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Alex Horton, Washington Post, Oct. 18, 2017 - "The U.S. Army has stopped enlisting some immigrants who are legal permanent residents while mandating lengthy delays for others, part of a controversial effort across the military to tighten security in the ranks by subjecting foreign-born recruits to tougher background checks.
Implemented late last week, the new policy halts indefinitely all enlistments involving green-card holders seeking to join the Army Reserve, which is a part-time military service commitment. Green-card holders seeking to become full-time soldiers remain eligible to enlist in the active-duty Army, but they are no longer allowed to start basic training before their background checks are complete — a process that could take a year or more.
Critics deride the moves as potentially unlawful, and that they’ll turn away prospective troops who possess language and medical skills desperately needed throughout the armed forces. The piecemeal, secretive manner in which these new rules have been adopted has caused widespread confusion for recruits and recruiters alike, opponents say, and sends a terrible message.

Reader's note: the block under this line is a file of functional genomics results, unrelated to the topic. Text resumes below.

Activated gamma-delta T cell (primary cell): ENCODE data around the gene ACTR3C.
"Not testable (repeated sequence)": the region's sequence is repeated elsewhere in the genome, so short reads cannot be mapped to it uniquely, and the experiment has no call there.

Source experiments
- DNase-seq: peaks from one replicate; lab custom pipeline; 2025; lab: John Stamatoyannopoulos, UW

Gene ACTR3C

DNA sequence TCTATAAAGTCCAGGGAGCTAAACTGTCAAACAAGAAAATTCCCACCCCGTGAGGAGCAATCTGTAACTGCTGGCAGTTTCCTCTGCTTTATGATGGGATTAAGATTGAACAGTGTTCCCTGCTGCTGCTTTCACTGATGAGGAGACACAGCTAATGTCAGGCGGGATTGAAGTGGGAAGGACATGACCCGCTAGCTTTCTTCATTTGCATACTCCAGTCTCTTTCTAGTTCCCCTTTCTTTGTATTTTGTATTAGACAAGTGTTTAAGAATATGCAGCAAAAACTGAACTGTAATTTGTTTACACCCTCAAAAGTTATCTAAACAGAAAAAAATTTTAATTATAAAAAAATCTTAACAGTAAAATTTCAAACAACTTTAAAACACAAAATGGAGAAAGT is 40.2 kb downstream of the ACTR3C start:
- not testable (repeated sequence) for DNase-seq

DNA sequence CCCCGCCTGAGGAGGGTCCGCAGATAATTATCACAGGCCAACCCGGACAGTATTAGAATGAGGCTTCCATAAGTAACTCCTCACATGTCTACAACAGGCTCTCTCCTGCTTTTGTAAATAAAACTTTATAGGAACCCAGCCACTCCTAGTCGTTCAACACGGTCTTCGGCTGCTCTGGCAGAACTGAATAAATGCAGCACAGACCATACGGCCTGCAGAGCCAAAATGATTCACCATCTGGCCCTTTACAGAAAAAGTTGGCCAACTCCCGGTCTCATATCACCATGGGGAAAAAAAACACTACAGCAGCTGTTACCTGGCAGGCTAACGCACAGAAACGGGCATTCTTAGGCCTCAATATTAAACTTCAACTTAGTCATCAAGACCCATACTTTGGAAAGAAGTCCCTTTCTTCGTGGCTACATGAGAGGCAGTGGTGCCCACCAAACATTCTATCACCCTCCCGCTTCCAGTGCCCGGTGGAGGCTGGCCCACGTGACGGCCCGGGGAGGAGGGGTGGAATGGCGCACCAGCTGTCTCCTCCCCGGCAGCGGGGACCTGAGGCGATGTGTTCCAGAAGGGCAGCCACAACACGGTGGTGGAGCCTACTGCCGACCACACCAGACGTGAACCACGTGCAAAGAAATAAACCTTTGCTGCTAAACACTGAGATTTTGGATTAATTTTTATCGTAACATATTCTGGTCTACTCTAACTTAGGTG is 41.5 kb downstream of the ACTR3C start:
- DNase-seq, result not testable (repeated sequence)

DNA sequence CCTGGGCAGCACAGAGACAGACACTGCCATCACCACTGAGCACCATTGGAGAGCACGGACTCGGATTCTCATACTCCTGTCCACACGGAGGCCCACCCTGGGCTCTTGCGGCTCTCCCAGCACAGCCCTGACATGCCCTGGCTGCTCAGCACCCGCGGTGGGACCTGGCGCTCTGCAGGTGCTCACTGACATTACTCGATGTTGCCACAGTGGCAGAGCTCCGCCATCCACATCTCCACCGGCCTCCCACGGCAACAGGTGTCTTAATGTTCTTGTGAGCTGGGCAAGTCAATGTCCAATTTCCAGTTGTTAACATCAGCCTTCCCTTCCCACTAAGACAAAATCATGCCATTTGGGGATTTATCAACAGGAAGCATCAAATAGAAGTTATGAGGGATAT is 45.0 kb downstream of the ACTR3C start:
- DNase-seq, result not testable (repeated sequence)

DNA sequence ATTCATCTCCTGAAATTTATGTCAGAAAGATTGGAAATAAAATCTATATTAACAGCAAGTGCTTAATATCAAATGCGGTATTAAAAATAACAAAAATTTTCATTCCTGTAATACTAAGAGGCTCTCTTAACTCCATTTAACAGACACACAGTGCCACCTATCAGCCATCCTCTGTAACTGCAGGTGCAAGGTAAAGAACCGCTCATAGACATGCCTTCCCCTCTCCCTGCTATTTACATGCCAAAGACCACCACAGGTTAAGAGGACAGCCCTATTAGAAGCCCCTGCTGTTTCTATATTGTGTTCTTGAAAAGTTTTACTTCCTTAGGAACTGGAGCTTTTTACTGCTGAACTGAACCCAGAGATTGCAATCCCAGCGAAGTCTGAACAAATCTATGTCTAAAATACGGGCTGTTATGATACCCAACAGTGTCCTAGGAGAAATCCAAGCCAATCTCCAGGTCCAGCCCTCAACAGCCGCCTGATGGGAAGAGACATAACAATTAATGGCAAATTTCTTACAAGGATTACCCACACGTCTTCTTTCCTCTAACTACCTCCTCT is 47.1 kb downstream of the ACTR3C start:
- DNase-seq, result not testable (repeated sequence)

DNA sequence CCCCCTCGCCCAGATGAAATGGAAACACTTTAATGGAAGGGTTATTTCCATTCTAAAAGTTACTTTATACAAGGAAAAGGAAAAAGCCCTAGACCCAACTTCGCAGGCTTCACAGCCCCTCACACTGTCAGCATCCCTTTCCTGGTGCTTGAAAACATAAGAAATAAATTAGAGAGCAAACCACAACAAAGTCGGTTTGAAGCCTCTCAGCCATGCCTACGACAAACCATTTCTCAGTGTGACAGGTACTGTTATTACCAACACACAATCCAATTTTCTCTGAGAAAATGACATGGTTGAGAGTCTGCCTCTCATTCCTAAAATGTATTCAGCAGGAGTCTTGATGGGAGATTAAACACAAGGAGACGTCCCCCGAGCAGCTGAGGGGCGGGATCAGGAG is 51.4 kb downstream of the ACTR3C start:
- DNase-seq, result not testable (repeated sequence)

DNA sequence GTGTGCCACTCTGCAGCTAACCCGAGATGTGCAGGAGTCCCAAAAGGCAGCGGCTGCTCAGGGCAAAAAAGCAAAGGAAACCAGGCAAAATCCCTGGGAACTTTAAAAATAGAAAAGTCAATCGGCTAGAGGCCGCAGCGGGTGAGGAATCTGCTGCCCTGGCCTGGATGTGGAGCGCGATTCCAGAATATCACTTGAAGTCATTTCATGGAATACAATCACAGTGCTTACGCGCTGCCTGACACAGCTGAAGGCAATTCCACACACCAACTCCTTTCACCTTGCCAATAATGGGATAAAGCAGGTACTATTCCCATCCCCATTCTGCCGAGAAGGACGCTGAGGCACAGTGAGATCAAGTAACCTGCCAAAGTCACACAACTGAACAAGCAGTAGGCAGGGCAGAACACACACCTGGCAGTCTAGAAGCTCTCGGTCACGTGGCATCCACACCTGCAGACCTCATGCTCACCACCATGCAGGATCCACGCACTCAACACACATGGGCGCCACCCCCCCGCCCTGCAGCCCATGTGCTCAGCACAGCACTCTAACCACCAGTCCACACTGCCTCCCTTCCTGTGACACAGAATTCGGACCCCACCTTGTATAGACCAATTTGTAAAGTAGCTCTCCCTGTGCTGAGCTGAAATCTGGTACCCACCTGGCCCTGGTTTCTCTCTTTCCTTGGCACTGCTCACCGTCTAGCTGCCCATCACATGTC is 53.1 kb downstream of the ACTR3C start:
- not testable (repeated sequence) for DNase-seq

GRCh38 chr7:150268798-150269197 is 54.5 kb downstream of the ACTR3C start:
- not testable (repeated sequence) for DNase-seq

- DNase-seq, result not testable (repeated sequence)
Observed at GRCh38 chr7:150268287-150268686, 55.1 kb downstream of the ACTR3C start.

“It looks like we’re now afraid of foreigners in the military. And that means mission failure,” said Margaret Stock, a retired Army officer who created an immigrant recruitment program for the military. “If you’re going to be deployed in more than 100 countries to fight a global war, you can’t be afraid of foreigners.”
Other new regulations also extend the waiting period for military green-card holders to become naturalized U.S. citizens. Previously, that could occur just weeks into basic training. Now active-duty recruits must wait 180 days.
Turning away immigrants, who make up more than 13 percent of the U.S. population, will dry up a reliable recruiting pool at a time the Army, pressed to reach quotas, is enlisting some men and women with weak qualifications, Stock said.
Moreover, because U.S. law says permanent residents are permitted to enlist, the new policy may violate treaties with the independent island nations of Micronesia, the Marshall Islands and Palau. Those citizens have a legal right to enlist, said Stock, who is an immigration attorney."